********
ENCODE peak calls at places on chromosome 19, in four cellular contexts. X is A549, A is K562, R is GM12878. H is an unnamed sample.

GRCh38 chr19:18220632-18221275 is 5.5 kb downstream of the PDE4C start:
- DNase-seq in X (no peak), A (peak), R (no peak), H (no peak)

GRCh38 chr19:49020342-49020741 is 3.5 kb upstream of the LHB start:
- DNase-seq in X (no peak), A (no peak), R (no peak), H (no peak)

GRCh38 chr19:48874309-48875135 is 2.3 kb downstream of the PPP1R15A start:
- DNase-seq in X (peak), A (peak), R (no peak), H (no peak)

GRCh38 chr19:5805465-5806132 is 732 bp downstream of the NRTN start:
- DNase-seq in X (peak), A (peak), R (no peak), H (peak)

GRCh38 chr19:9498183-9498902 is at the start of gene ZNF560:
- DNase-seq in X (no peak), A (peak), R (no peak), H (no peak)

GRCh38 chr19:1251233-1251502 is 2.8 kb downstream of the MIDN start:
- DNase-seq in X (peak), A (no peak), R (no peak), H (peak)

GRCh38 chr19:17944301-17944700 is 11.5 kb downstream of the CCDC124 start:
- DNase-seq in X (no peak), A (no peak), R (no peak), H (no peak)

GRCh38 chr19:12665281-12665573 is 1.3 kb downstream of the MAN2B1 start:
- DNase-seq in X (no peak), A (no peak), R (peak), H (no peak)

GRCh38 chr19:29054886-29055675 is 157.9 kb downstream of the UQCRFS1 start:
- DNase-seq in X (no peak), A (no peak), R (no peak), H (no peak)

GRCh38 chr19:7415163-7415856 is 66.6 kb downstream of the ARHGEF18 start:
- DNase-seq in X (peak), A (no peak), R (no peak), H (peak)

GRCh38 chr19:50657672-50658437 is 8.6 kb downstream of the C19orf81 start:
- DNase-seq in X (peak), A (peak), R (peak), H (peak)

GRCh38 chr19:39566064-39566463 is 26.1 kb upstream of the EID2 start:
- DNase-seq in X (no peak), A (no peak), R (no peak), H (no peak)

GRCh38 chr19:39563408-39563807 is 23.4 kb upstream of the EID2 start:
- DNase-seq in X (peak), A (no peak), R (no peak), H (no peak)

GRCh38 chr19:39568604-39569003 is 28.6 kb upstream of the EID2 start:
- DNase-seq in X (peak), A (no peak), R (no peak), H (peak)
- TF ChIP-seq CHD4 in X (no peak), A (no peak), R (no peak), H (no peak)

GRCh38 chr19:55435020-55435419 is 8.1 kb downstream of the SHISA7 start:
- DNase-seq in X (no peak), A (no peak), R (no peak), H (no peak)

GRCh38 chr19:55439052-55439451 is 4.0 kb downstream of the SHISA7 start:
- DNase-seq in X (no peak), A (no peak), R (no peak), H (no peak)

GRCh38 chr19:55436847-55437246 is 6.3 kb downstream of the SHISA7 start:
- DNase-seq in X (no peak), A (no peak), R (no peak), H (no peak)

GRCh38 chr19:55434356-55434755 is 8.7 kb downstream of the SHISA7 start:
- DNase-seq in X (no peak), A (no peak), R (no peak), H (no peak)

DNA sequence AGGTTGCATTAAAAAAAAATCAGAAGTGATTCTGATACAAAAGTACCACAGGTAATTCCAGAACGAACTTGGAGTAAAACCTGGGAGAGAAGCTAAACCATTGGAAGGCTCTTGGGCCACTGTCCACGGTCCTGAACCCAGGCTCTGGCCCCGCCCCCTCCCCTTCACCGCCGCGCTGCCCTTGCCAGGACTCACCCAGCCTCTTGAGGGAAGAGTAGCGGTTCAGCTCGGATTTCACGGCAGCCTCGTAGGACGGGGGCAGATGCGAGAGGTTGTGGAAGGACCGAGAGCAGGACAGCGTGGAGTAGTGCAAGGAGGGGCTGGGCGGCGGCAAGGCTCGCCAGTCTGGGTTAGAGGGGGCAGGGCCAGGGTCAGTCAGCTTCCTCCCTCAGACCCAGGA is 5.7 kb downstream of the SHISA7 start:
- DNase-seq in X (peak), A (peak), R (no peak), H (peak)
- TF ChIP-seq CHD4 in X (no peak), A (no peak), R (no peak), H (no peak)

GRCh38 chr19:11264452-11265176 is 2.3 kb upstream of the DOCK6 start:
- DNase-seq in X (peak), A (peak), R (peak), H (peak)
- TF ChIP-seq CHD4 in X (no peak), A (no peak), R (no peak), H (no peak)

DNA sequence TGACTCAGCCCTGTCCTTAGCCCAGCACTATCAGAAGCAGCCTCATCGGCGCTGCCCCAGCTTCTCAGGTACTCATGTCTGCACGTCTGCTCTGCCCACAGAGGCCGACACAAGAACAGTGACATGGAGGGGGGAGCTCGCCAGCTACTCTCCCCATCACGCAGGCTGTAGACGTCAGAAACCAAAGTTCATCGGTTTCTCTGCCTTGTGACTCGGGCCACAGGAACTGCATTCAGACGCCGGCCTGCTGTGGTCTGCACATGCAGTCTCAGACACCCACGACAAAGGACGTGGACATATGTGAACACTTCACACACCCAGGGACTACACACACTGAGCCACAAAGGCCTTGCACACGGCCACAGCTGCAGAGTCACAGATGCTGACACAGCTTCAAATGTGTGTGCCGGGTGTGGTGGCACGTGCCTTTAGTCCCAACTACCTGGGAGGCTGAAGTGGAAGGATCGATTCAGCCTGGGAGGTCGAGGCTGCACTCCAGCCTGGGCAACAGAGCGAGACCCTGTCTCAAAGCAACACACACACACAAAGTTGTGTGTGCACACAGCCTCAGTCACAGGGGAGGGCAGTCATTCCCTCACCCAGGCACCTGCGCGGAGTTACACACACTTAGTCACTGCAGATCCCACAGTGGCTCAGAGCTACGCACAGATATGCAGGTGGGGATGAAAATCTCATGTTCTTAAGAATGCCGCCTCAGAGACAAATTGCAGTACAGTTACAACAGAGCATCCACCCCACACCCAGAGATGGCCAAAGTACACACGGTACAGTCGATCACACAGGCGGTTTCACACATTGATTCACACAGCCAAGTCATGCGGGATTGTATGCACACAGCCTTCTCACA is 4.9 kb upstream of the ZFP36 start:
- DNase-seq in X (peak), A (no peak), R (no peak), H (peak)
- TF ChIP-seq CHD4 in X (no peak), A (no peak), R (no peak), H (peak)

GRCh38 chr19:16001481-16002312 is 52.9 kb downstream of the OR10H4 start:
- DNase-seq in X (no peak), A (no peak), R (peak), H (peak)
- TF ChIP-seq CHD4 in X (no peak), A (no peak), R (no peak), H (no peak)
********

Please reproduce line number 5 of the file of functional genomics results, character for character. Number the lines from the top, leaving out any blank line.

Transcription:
- DNase-seq in X (no peak), A (no peak), R (no peak), H (no peak)